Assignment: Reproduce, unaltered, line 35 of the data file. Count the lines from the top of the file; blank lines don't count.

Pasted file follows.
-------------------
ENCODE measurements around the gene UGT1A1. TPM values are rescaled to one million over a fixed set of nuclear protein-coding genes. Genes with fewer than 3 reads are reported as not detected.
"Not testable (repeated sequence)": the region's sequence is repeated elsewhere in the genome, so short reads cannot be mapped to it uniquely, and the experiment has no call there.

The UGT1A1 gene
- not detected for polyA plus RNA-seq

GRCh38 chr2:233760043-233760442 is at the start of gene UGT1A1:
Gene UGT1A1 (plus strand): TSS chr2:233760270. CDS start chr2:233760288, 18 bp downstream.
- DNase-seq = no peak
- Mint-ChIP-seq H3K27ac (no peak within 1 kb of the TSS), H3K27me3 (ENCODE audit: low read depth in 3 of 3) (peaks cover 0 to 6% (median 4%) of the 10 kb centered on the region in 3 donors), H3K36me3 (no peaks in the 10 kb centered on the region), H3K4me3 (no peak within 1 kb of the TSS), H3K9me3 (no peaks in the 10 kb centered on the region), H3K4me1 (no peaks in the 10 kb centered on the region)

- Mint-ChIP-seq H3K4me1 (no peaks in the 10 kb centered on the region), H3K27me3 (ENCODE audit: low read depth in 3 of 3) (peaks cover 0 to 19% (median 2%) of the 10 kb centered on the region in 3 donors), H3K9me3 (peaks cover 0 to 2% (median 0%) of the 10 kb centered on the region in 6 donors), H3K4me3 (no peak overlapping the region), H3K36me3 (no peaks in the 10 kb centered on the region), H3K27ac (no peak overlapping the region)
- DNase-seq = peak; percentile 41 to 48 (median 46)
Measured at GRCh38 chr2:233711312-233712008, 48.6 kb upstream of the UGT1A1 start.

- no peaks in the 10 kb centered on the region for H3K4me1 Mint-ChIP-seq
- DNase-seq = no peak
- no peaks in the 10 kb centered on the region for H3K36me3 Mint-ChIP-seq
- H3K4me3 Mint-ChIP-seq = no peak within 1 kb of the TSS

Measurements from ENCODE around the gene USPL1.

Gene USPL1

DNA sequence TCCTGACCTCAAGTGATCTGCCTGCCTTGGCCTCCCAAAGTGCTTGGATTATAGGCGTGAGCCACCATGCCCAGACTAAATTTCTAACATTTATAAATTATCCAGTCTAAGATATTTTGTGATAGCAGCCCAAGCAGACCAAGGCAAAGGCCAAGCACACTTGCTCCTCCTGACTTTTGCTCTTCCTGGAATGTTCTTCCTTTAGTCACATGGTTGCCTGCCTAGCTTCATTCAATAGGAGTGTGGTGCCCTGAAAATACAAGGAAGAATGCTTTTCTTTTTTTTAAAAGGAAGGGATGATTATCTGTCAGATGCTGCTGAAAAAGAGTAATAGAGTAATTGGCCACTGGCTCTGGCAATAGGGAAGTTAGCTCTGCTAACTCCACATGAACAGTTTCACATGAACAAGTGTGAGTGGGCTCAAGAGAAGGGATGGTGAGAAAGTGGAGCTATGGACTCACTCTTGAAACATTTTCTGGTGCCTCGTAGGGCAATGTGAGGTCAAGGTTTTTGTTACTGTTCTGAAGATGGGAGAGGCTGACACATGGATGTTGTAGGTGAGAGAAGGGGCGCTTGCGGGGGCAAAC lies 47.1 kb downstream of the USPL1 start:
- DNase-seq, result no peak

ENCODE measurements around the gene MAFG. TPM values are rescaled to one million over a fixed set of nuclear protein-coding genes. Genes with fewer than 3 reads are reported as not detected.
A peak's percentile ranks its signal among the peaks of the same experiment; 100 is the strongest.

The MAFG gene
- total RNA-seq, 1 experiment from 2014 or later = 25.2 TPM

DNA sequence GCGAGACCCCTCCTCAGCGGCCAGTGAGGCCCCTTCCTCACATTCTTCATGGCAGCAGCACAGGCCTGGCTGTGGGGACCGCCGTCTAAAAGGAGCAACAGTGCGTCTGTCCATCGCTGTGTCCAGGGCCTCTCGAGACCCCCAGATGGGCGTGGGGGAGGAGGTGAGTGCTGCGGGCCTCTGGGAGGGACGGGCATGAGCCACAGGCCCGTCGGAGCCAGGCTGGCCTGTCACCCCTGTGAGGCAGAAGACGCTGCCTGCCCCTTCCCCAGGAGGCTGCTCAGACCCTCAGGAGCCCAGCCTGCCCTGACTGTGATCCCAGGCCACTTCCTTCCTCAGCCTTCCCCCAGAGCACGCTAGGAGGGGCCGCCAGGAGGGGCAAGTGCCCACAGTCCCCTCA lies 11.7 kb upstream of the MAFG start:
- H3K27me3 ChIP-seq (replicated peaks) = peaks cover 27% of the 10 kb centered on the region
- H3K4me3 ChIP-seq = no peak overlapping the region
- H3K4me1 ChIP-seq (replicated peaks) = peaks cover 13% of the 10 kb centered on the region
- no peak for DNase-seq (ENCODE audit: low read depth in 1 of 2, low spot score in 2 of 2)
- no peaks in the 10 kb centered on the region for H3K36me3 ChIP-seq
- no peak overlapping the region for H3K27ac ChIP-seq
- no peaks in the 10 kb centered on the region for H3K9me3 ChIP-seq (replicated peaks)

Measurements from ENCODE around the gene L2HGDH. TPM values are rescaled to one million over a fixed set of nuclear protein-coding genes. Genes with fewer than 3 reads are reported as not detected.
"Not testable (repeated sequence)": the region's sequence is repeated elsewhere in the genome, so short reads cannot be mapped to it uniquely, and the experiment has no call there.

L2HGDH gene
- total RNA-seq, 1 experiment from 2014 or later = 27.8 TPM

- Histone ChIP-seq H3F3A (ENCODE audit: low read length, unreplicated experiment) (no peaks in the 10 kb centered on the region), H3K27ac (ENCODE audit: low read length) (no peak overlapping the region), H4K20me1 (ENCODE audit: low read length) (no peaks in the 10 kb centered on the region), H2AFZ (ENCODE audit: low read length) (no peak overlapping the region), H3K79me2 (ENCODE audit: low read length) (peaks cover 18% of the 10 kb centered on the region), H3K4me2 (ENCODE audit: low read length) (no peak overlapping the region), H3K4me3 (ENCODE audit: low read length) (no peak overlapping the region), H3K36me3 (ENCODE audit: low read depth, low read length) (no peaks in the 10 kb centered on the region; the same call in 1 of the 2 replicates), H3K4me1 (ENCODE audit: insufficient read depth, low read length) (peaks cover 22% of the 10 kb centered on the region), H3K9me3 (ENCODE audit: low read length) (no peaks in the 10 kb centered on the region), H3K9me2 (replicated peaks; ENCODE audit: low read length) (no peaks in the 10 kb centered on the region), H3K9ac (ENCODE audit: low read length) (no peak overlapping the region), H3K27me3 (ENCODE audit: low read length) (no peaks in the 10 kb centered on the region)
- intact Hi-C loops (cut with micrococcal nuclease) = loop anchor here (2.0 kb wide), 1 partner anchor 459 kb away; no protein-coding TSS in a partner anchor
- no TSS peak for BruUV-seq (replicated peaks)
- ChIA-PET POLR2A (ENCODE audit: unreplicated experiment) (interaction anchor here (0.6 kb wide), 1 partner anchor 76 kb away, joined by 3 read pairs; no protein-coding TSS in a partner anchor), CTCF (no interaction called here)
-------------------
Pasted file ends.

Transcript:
- total RNA-seq, 1 experiment from 2014 or later = 27.8 TPM